THE DEBRIEF: Bye Bye Page 3 : (


Now there is No More Page Three in its place are women in bikinis. If it is a victory, it’s a pyrrhic one. Personally, I’m mourning the loss of an institution I once celebrated. I have always loved Page Three. If I’d got my act together sooner I’d have done it myself. Now I’m too old and too fat and too busy getting drunk to apply myself properly to such a demanding job.

I love Page Three mainly because I wish I’d been brave enough to do it. When I was nineteen I hated my body. I was scared of what my sexuality meant. I was frightened of being called slutty or slaggy. But Page Three girls are my idols: they don’t give a damn.

They challenge you to objectify them; they laugh at the idea. They refuse to equate their sexuality with shame. In an age of revenge porn and slut-shaming where men threaten to humiliate women by posting pictures of their body parts online, the best defence is sexual confidence. To refuse to be threatened by our sexuality but instead, to own it. Or display it, if we fancy.

Unlike hipster porn – a la Terry Richardson – built on the premise that women can only be sexual ironically, Page Three is unfashionably frank. It’s women enjoying their bodies.

Glamour modelling’s exploitative, is it? Then why is Tamara Ecclestone (daughter of millionaire F1 man Bernie) always posing in her bikini? While Kate Moss has signed up for Playboy again? In fact Page Three has enabled women to establish careers. As Jodie Marsh tweeted today. ‘I loved doing page 3, it was good money, I felt powerful, I was definitely in control & all the people (mostly women) I worked with were FAB’ (sic).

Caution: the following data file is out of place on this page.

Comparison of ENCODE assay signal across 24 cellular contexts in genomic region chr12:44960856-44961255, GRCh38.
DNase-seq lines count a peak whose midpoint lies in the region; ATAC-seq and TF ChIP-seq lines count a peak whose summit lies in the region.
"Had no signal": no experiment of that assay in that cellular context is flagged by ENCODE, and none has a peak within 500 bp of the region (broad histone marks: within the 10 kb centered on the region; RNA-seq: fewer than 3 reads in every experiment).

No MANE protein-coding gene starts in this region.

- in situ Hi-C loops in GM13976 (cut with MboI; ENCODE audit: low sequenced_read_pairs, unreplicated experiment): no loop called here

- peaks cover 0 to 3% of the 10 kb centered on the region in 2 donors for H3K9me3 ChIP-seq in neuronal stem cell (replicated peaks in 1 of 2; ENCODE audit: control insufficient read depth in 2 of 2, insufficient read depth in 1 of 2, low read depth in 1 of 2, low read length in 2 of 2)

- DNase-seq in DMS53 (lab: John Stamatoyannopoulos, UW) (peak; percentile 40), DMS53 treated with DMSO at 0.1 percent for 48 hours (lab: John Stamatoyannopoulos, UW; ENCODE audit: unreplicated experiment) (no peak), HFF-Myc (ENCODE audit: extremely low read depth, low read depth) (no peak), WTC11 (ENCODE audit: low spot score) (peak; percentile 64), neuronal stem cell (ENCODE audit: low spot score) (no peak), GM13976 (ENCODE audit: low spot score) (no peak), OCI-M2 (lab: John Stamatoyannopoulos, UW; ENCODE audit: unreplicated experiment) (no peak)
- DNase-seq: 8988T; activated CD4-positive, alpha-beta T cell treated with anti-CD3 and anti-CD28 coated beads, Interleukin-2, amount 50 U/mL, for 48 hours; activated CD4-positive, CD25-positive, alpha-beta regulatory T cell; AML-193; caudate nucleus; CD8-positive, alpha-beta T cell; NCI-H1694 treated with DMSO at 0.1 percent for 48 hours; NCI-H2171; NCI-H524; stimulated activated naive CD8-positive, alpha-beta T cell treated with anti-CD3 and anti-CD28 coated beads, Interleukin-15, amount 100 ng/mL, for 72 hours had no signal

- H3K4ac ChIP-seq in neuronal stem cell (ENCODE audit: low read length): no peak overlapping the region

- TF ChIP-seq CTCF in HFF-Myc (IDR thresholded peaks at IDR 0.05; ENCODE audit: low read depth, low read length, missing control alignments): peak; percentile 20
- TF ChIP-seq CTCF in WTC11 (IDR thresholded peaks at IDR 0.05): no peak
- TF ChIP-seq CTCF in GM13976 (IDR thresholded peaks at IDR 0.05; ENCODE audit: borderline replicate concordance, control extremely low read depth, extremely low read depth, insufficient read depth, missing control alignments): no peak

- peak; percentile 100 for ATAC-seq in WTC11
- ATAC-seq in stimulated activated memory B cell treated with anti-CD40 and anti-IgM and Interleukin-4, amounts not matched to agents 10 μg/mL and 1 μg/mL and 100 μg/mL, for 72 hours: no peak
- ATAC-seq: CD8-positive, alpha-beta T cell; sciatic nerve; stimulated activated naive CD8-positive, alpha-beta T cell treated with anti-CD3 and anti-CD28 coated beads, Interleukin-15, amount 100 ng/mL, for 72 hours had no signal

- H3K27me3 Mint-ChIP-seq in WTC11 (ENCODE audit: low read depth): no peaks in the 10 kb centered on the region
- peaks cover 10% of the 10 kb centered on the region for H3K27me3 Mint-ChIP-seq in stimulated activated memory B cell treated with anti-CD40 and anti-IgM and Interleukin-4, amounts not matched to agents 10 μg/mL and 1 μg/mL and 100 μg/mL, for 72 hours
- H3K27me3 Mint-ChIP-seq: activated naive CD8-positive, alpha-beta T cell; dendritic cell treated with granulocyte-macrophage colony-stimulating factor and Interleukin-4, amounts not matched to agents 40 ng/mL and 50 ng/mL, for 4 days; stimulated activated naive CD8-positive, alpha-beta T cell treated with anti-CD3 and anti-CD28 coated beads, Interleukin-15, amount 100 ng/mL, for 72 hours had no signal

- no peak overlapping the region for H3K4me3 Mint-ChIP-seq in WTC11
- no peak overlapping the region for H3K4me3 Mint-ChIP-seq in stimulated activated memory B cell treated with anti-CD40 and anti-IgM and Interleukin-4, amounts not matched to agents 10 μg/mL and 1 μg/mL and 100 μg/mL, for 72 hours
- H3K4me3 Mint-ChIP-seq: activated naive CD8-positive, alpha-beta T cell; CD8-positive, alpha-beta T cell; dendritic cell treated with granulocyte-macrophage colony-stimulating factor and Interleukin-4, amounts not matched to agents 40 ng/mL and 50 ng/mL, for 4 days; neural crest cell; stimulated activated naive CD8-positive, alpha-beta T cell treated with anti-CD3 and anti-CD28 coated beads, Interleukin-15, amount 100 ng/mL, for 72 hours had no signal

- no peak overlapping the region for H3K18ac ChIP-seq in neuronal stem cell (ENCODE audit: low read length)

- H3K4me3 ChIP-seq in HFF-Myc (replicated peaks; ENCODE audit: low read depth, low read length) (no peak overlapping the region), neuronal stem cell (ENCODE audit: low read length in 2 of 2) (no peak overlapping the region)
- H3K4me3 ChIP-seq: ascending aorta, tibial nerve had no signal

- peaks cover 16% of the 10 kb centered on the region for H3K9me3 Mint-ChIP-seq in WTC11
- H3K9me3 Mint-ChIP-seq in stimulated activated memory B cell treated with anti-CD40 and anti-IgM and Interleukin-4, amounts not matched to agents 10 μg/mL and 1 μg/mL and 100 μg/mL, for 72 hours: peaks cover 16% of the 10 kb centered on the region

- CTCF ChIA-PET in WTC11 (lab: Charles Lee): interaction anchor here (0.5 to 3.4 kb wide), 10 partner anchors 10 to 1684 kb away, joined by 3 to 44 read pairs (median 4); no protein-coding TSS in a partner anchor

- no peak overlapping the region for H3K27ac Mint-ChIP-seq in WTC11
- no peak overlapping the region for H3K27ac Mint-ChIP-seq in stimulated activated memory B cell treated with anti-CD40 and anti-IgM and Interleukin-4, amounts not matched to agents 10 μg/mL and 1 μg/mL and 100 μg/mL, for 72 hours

Some people say Page Three makes women sexually available. To me, those are the same arguments that equate short skirts with rape. Women do not get raped because they wear miniskirts, they get raped because men rape them. In the same way Page Three girls (who are having sex with no one) are only reduced to sexually available objects if you do that to them. I don’t assume Page Three girls are just tits or just sex objects, any more than I assume Dale Winton is just a tan.

That some women claim to feel objectified by Page Three baffles me. Like saucy postcards, it’s so twee that how could any serious girl care? You don’t see David Cameron or Alan Sugar fretting about David Gandy posing in his underwear. You don’t hear Ed Milliband demand an end to Torso Of The Week; men appear intelligent enough to know ‘that’s his job, this is mine’.

In the same way, we women shouldn’t lump ourselves together. We are not homogenous! One woman doing something does not represent us all. We can run the gamut – be journalists, doctors, firefighters, barristers, glamour models. We’re individuals, not just gender – that’s what real equality is.

And The Sun is a newspaper that represents women in all ways. I have written for them, covering Jeremy Clarkson’s column, where they promoted me, a young woman, at the front of the paper – uncensored – in her opinions.

This is my kind of feminism – one that lets women do what they want. Gives them the freedom to find their own equality.

Although, you know what does offend me? Ironic W.I. groups. Women’s pages. Women’s porn. The lame assumptions about women that patronise my brain. What infuriates me most, is the anti-Page Three movement: Women mobilising themselves to attack (predominately) working class-girls when there’s so many more critical issues to campaign on.

What about the women forced into marriage, genital mutilation; the low conviction rates for sexual attacks. Women bullied into situations of real powerlessness. Meanwhile, with no sense of irony, just weeks after millions marched for freedom, a group of so-called liberal feminists have forced women to put their clothes back on.

This article originally appeared on The Debrief:

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